Water Skirting- Using a deer’s pattern of skirting large water sources for the perfect ambush.
The worst text message I woke up to last fall came from my dad.
Big ten just slipped by at 26 yards, one limb in way.
By far the best text message I woke up to last fall came from my little brother Ben. Around 7:30 am on the second to last day of the season, my phone buzzed and the text read
“Just arrowed first buck, big six down.”
Indeed, a beautiful buck had fallen to my little brother however, where my dad had a close encounter with a big ten point and my little brother killed his first bow buck proved to be a great example for other hunters.
When we hear water many hunters think, water holes, hot temperatures and long hours waiting in a blind or stand for a thirsty animal. Yes, these are all true but I am not talking about hunting thirsty animals here. If you have a small pond or swamp on your piece of property, have you ever thought of using it to your advantage instead of seeing it as wasted space? Bodies of water offer hunters a strategic advantage. Bodies of water, wether it be a pond, or swamp, allow us to see where deer are skirting around the edges. OFten times, deer will not want to swim the body of water thus finding the shortest distance around the water to their destination. This usually hugging the edge of the easiest maneuverable location on the outside of the body of water. During the rut, these travel corridors can be the ticket to catching big bucks checking trails for does. My youngest brother and father both capitalized on this understanding of deer movement. With a large swamp taking up most of this particular chunk of woods they had been hunting, my father had hung his climbing stand on the easiest point of access for deer to skirt the swamp. With well worn trails near the stand to prove his theory, it was only a matter of time before arrows began flying. Within days, my father had the big ten point chase does into shooting distance and my brother arrowed the big six with its head to the ground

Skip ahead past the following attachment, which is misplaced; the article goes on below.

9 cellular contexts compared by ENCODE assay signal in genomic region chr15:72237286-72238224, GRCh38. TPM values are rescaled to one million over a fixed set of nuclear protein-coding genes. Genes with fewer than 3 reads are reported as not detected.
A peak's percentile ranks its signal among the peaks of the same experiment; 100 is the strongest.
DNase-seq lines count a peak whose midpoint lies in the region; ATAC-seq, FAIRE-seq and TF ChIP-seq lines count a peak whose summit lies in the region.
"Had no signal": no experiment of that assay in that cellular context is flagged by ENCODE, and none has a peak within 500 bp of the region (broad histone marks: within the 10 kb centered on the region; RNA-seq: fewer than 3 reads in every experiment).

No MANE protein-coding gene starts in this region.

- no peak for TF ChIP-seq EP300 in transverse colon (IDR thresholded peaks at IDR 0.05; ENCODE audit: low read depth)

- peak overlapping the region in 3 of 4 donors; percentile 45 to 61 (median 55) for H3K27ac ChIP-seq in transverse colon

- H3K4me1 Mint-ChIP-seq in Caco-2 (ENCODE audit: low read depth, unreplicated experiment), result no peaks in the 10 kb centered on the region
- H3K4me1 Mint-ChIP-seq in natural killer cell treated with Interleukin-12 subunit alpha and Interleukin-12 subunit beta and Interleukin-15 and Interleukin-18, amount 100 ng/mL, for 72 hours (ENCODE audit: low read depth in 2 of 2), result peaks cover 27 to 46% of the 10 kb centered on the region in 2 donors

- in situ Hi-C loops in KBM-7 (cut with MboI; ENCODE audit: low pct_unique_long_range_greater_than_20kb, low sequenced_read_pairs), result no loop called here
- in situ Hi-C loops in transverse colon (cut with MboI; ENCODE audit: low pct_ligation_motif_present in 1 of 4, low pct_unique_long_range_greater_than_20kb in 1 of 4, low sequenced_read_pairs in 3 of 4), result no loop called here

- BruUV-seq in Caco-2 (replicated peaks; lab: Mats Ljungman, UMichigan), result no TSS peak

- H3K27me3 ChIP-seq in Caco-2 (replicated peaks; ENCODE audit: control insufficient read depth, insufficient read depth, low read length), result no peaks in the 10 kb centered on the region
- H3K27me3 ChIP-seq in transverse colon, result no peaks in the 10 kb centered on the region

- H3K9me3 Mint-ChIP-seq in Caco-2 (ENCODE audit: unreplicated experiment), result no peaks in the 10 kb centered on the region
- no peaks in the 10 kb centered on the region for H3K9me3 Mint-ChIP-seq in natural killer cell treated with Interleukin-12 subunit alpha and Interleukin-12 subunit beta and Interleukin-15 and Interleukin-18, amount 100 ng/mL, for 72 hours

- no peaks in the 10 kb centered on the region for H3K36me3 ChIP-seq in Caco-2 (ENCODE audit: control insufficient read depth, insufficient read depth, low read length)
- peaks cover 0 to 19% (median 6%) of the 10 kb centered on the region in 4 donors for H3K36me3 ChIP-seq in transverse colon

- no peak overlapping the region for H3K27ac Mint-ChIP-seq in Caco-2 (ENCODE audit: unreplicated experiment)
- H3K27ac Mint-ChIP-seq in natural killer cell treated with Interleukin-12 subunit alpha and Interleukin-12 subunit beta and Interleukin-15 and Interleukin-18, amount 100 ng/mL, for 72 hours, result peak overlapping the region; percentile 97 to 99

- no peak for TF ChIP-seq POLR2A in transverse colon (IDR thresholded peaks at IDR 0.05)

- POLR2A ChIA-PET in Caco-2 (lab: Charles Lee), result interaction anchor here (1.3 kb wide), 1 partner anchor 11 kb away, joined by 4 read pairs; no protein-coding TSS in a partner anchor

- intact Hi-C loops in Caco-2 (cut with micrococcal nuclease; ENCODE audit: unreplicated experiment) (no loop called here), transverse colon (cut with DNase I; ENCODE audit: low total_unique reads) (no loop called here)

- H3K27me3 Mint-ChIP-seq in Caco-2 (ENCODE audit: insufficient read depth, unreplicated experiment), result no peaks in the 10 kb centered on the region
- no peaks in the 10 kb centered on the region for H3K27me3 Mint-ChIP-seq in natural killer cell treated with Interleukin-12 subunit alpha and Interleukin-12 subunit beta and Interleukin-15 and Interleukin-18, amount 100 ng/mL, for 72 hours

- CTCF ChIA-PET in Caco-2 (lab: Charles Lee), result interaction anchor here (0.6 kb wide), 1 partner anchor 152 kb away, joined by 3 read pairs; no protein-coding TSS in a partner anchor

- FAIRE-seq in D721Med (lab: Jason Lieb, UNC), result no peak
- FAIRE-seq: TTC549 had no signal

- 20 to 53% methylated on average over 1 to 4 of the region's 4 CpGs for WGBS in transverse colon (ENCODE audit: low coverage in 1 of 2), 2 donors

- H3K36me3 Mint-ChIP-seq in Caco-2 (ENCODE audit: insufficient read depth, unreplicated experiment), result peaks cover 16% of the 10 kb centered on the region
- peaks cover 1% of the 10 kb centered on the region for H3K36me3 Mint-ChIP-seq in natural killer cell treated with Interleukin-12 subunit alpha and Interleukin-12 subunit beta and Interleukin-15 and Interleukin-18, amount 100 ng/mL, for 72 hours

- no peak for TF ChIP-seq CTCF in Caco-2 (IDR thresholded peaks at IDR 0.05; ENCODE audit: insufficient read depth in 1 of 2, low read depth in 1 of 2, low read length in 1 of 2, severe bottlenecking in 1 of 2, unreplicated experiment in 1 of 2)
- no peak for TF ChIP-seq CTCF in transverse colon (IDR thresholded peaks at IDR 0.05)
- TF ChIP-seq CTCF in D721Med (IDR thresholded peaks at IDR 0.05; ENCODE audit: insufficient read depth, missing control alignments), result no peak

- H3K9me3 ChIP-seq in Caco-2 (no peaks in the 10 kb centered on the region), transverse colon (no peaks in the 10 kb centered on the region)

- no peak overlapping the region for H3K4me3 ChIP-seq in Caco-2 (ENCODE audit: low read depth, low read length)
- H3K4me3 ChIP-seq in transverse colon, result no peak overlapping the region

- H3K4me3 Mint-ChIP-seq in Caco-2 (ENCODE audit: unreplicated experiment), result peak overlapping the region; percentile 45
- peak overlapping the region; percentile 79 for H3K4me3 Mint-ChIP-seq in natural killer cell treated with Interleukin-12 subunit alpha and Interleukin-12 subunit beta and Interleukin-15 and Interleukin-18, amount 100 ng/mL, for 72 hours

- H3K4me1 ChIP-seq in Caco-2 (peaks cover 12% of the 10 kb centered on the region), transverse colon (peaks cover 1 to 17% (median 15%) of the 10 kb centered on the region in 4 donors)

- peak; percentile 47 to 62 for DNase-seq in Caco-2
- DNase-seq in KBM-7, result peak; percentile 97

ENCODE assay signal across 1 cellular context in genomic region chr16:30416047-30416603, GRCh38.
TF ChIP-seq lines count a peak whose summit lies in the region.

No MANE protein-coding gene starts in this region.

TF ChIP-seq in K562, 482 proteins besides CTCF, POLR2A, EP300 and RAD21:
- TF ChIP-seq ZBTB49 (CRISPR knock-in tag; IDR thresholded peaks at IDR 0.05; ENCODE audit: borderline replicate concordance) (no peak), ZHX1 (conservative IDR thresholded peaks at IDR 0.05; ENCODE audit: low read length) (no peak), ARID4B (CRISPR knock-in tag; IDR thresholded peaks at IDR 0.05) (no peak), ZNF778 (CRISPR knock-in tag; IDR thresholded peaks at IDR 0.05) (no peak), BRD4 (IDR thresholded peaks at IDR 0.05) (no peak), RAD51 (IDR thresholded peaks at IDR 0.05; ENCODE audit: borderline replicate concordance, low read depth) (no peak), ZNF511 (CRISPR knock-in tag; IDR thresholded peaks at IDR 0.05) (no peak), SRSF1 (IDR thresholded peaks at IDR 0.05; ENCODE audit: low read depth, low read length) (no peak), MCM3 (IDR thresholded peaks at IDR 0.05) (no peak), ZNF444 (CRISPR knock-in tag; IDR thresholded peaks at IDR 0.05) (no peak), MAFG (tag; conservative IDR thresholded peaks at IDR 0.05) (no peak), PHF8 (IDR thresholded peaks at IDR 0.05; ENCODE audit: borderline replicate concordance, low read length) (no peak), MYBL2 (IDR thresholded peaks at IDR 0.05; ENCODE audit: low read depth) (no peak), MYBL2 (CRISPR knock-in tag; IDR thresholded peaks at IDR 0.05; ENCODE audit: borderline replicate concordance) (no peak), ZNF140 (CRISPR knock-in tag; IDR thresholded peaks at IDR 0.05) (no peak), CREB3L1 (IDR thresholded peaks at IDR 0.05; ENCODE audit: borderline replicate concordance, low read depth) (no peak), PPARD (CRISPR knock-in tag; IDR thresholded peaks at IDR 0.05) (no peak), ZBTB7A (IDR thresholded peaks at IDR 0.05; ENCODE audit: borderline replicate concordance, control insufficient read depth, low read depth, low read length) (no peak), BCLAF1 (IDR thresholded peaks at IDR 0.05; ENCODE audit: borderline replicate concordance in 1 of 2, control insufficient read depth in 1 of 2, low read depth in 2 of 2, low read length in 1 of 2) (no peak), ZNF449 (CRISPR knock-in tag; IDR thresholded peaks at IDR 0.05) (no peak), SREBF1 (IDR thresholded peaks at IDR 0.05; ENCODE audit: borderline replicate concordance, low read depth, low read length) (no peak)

Using bodies of water to your strategic advantage can bring results. While hunting travel corridors between bedding and food are almost always given the most attention in camp, don’t discount the edges of swamps and ponds. They may be your ticket to narrowing down your big buck’s travel patterns.